If David Attenborough tells you to go see something in the world, you’d probably listen. I honestly did not know much about this incredible natural phenomenon besides that. I had watched the special explaining it but it is not something you can really capture. When we found ourselves just a couple hours away by plane we decided it was a must see.
From Broome via a sea plane, you can be at the falls in an hour. We snagged two spots on an afternoon tour after a couple got stuck in another state with covid-19 boarder closures. Spontaneous travel favors the open minded. We boarded the little plane with 14 other people and had to weigh ourselves before boarding. I looked away and appreciated my captains lack of judgement as he scribbled some number down. When you are flying something this small every kg counts.
In the hour flight we crossed over the north of the Kimberly’s, one of the most stunning pieces of land not only in Australia but in the world. The red iron ore dirt can be seen from the skies as it fades to the yellow sand, into the white surf, then to the turquoise waters, the shadows of the reefs, ending in the dark blue of the ocean. The plane lands on the water causing a wake around us and we alight onto the pontoon in the middle of the ocean. I feel like the richest person in the world.
The afternoon floats by as we swim with nurse sharks, learn about the local waters, and are served a delicious barramundi lunch. Finally, it is time for the main event, the horizontal falls. I will explain them as this; the current is pushed from the ocean through two land breaks which create two lakes. Between each land break the velocity and quantity of water is so great that in essence a river flows in with one tide and out with another. Again due to the velocity and quantity and the small space between land water can literally not move fast enough and it “falls” sideways.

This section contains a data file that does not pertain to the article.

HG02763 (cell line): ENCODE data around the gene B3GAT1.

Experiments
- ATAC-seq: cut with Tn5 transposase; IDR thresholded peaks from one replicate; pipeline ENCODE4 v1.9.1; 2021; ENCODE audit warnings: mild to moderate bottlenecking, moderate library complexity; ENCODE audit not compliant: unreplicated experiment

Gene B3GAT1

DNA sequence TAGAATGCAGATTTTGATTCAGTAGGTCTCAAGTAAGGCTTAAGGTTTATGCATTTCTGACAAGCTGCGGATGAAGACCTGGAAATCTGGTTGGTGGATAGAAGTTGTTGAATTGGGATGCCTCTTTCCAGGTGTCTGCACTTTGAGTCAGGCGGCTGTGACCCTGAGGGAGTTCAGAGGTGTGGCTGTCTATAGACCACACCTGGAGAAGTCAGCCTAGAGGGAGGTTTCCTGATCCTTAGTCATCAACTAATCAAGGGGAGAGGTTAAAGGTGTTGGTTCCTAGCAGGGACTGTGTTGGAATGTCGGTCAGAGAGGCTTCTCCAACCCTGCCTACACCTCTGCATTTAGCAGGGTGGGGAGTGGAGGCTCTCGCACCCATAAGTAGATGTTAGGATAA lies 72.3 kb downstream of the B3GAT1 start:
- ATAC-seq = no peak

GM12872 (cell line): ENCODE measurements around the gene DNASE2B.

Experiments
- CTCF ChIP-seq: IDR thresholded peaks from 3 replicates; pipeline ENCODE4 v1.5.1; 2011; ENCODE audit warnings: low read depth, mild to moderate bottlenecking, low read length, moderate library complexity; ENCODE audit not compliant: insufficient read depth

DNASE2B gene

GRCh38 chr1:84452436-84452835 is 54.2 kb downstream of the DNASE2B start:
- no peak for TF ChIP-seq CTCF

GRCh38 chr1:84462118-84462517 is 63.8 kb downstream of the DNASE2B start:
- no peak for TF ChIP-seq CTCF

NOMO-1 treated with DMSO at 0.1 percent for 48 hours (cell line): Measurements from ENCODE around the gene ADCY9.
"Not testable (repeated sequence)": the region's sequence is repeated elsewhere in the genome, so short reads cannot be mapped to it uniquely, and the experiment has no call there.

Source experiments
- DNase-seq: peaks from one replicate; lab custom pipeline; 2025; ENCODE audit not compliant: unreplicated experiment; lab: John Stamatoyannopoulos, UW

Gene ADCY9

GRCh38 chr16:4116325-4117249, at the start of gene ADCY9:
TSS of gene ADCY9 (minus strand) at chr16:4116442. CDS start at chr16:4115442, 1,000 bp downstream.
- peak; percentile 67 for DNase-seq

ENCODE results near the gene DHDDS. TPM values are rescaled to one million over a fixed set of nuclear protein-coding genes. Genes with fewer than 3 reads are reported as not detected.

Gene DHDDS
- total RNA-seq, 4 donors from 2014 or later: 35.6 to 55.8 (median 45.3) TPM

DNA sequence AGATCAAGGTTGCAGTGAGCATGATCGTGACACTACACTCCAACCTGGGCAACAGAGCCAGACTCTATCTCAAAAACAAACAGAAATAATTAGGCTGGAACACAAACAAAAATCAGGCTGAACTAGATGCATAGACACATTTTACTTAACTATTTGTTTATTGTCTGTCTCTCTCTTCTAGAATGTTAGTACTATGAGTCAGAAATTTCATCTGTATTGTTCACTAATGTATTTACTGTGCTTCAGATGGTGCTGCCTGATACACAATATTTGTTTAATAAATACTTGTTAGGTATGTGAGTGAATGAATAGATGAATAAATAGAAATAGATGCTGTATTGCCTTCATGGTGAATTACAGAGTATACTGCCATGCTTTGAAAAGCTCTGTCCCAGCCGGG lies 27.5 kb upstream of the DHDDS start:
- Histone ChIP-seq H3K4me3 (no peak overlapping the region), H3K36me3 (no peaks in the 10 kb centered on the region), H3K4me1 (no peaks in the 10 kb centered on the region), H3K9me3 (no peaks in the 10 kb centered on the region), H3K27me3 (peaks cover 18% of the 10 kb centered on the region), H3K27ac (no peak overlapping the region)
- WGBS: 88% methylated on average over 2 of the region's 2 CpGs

For 40m from the surface to the ocean floor water is surging through this land break desperate to get into the first lake and then the second only for the tide to turn and then it is desperate to get back out to sea. Depending on the tide some of the water differences between lakes can be multiple meters. The result is like nothing I have ever seen.
We take the speed boat through both breaks like we are white water rafting. The distance between each mountain is 20m at the first and then 10m at the second. With the boat occupying most of the space you feel like you are squeezing through rocks while the water below you twirls threateningly. After going between the two falls the water seems to be moving in more ways than imaginable. It is pushed and pulled, twirls and spins, falls and dives, all while creating the sound of a waterfall hitting the pool beneath it all without the gravity from the cliff.
On the way back to Broome we fly above them to see the water movements from the ocean through to the lakes. From here the water’s force is visible still and the strength I felt in the boat seems just as powerful as from the plane. The ride back is quiet as we take in the tree covered vast countryside. The sunsets just as we land back in Broome and we watch the sun, which seems larger in the west coast, sink in the distance, leaving us with an orange hue that melts into the yellow sand which fades into the white surf which meets the green waters eventually leading you back out to the deep blue sea.